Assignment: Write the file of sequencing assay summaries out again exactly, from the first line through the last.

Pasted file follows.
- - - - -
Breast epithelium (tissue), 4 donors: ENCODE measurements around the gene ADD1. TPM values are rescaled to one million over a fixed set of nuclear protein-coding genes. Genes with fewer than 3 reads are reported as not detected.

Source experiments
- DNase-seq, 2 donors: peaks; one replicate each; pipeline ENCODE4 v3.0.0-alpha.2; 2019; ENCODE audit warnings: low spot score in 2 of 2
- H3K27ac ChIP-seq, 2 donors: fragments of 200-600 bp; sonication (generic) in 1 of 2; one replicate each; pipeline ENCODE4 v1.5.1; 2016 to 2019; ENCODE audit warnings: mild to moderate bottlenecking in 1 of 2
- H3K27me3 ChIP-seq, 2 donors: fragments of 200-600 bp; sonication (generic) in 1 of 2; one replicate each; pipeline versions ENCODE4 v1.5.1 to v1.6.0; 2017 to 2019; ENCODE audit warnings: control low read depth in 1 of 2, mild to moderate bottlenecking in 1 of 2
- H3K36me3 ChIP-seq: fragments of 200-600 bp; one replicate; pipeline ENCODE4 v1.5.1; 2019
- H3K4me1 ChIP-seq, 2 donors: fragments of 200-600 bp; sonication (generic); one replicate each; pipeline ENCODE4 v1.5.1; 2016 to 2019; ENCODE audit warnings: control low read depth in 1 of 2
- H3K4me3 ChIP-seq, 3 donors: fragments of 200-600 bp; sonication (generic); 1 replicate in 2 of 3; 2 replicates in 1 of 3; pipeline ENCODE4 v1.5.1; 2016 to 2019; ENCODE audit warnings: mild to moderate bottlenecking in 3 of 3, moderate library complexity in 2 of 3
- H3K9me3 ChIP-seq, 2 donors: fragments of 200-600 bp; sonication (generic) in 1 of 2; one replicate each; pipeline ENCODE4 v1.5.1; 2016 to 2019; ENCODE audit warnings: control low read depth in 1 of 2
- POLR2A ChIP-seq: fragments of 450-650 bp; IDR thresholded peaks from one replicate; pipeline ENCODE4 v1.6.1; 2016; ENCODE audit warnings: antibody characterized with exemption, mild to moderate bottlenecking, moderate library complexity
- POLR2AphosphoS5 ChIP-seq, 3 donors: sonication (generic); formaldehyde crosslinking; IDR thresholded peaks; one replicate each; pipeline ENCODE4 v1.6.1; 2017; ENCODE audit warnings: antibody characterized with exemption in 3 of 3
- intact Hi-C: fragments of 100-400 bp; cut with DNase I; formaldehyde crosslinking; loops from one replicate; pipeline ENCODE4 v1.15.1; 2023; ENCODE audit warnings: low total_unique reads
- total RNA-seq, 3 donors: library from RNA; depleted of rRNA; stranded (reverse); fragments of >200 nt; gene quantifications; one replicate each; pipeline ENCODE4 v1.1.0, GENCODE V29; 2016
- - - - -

Breast epithelium (tissue), 4 donors: ENCODE measurements around the gene ADD1. TPM values are rescaled to one million over a fixed set of nuclear protein-coding genes. Genes with fewer than 3 reads are reported as not detected.

Source experiments
- DNase-seq, 2 donors: peaks; one replicate each; pipeline ENCODE4 v3.0.0-alpha.2; 2019; ENCODE audit warnings: low spot score in 2 of 2
- H3K27ac ChIP-seq, 2 donors: fragments of 200-600 bp; sonication (generic) in 1 of 2; one replicate each; pipeline ENCODE4 v1.5.1; 2016 to 2019; ENCODE audit warnings: mild to moderate bottlenecking in 1 of 2
- H3K27me3 ChIP-seq, 2 donors: fragments of 200-600 bp; sonication (generic) in 1 of 2; one replicate each; pipeline versions ENCODE4 v1.5.1 to v1.6.0; 2017 to 2019; ENCODE audit warnings: control low read depth in 1 of 2, mild to moderate bottlenecking in 1 of 2
- H3K36me3 ChIP-seq: fragments of 200-600 bp; one replicate; pipeline ENCODE4 v1.5.1; 2019
- H3K4me1 ChIP-seq, 2 donors: fragments of 200-600 bp; sonication (generic); one replicate each; pipeline ENCODE4 v1.5.1; 2016 to 2019; ENCODE audit warnings: control low read depth in 1 of 2
- H3K4me3 ChIP-seq, 3 donors: fragments of 200-600 bp; sonication (generic); 1 replicate in 2 of 3; 2 replicates in 1 of 3; pipeline ENCODE4 v1.5.1; 2016 to 2019; ENCODE audit warnings: mild to moderate bottlenecking in 3 of 3, moderate library complexity in 2 of 3
- H3K9me3 ChIP-seq, 2 donors: fragments of 200-600 bp; sonication (generic) in 1 of 2; one replicate each; pipeline ENCODE4 v1.5.1; 2016 to 2019; ENCODE audit warnings: control low read depth in 1 of 2
- POLR2A ChIP-seq: fragments of 450-650 bp; IDR thresholded peaks from one replicate; pipeline ENCODE4 v1.6.1; 2016; ENCODE audit warnings: antibody characterized with exemption, mild to moderate bottlenecking, moderate library complexity
- POLR2AphosphoS5 ChIP-seq, 3 donors: sonication (generic); formaldehyde crosslinking; IDR thresholded peaks; one replicate each; pipeline ENCODE4 v1.6.1; 2017; ENCODE audit warnings: antibody characterized with exemption in 3 of 3
- intact Hi-C: fragments of 100-400 bp; cut with DNase I; formaldehyde crosslinking; loops from one replicate; pipeline ENCODE4 v1.15.1; 2023; ENCODE audit warnings: low total_unique reads
- total RNA-seq, 3 donors: library from RNA; depleted of rRNA; stranded (reverse); fragments of >200 nt; gene quantifications; one replicate each; pipeline ENCODE4 v1.1.0, GENCODE V29; 2016